normal tariff, third class, just from Shanghai to Marseilles in
France, is $112 per head.
      The group reached Marseilles on the first of April, number­
ing by this time 374, one child having been born on the sea journey.
Here two families with a total of ten persons had to be left be­
hind because of illness. The others traveled by rail from Mar­
seilles via Paris to Le Havre where four additional passengers
joined the group from the refugee camp at λΐοΐΐη, Germany. On
April 5 a total of 367 persons left Le Havre on the French steamer
   Croix" of the Chargeurs Reunis and arrived at Buenos Aires on
April 28. On May 12, 1932, they finally reached Fernheim in the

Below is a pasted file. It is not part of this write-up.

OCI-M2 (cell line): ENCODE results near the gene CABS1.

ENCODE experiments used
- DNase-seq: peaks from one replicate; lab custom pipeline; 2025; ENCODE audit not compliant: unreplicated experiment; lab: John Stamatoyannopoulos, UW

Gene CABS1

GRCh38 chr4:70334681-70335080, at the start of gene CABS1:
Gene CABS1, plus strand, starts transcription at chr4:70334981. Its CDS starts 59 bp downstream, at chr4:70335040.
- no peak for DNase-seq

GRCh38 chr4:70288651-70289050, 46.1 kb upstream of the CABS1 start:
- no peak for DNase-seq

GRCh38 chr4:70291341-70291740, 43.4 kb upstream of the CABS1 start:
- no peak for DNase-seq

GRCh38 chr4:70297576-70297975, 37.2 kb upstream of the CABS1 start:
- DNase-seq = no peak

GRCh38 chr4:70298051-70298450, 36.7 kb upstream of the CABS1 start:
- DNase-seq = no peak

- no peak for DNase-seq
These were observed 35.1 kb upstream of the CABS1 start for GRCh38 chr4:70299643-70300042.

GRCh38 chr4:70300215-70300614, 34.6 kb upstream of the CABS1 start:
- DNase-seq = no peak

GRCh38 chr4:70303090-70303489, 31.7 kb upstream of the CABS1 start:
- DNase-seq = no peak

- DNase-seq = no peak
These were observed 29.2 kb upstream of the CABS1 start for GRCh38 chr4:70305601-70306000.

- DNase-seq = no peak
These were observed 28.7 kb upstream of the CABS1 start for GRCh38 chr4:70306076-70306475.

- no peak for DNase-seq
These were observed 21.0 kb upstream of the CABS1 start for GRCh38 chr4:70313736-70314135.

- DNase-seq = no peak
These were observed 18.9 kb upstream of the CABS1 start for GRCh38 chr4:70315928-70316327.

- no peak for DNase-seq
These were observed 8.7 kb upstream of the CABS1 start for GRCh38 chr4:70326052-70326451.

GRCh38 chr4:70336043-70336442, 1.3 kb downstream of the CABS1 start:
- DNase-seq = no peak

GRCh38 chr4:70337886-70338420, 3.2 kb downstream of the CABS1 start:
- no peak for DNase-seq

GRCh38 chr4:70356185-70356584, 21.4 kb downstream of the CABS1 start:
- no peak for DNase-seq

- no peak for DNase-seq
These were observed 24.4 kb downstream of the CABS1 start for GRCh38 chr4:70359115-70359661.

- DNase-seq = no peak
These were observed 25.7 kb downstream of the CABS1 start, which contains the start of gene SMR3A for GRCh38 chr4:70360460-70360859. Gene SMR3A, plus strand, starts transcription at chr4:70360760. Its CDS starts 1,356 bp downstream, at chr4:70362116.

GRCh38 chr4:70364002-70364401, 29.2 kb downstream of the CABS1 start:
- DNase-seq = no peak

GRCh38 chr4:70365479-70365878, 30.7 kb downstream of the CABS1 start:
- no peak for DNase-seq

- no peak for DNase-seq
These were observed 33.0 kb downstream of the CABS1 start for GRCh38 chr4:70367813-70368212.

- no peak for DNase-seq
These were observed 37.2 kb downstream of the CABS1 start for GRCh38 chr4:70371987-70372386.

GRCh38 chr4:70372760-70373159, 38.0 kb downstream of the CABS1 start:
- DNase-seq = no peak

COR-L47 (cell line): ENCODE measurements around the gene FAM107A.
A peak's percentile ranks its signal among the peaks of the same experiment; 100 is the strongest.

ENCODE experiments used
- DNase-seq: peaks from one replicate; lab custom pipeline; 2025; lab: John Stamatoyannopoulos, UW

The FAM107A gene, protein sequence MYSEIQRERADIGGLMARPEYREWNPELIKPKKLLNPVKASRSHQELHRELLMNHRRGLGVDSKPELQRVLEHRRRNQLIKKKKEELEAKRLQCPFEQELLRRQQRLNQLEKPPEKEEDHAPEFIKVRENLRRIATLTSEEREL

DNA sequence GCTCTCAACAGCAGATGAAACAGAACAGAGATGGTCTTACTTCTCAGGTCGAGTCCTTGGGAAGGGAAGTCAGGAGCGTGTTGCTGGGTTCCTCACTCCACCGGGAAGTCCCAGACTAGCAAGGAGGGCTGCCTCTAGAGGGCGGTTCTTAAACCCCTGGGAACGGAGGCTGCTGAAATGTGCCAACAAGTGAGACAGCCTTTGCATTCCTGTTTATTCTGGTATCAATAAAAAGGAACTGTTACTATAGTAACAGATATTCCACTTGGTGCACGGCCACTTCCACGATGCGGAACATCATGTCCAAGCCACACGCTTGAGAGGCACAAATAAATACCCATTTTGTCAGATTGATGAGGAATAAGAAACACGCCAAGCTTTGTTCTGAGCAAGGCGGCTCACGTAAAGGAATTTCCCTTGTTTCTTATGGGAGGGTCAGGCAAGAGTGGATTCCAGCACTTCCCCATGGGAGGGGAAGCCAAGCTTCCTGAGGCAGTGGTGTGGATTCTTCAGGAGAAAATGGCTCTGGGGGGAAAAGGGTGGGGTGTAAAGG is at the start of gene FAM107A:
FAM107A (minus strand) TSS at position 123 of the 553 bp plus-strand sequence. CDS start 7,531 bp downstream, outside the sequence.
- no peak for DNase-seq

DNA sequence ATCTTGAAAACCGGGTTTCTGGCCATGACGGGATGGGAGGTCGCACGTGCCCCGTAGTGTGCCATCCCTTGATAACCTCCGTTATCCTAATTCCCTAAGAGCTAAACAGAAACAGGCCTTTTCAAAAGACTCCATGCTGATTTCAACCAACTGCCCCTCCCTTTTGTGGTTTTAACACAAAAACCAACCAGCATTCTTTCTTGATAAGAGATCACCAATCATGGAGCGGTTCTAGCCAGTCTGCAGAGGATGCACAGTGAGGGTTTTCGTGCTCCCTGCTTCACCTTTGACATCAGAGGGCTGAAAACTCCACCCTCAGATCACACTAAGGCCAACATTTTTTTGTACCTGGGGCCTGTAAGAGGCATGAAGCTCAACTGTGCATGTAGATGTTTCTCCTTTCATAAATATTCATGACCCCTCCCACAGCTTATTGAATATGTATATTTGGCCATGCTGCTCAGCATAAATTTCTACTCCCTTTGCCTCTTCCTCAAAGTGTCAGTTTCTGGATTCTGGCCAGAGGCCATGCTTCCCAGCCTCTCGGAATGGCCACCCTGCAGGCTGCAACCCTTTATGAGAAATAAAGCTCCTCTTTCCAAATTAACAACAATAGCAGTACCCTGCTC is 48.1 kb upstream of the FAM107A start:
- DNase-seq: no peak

Chaco after a three months' journey half way around the globe.
Here they established four villages east of the earlier settlement
which they named Blumenort, Orioli, Karlsruhe and Schönau.
      Thus the settlement of Russian Mennonites in the Chaco took
place during a period of two years, from April, 1930 to April, 1932,
just three years after the Canadians settled there from 1927 to
 1928. The Russian colony slightly outnumbers the Canadian col-
ony. The two colonies occupy adjoining areas which together con-
stitutes a very substantial Mennonite settlement whose population
at the present time is close to 4,000 souls.
 ^ s
Copyright and Use:

As an ATLAS user, you may print, download, or send articles for individual use
according to fair use as defined by U.S. and international copyright law and as
otherwise authorized under your respective ATLAS subscriber agreement.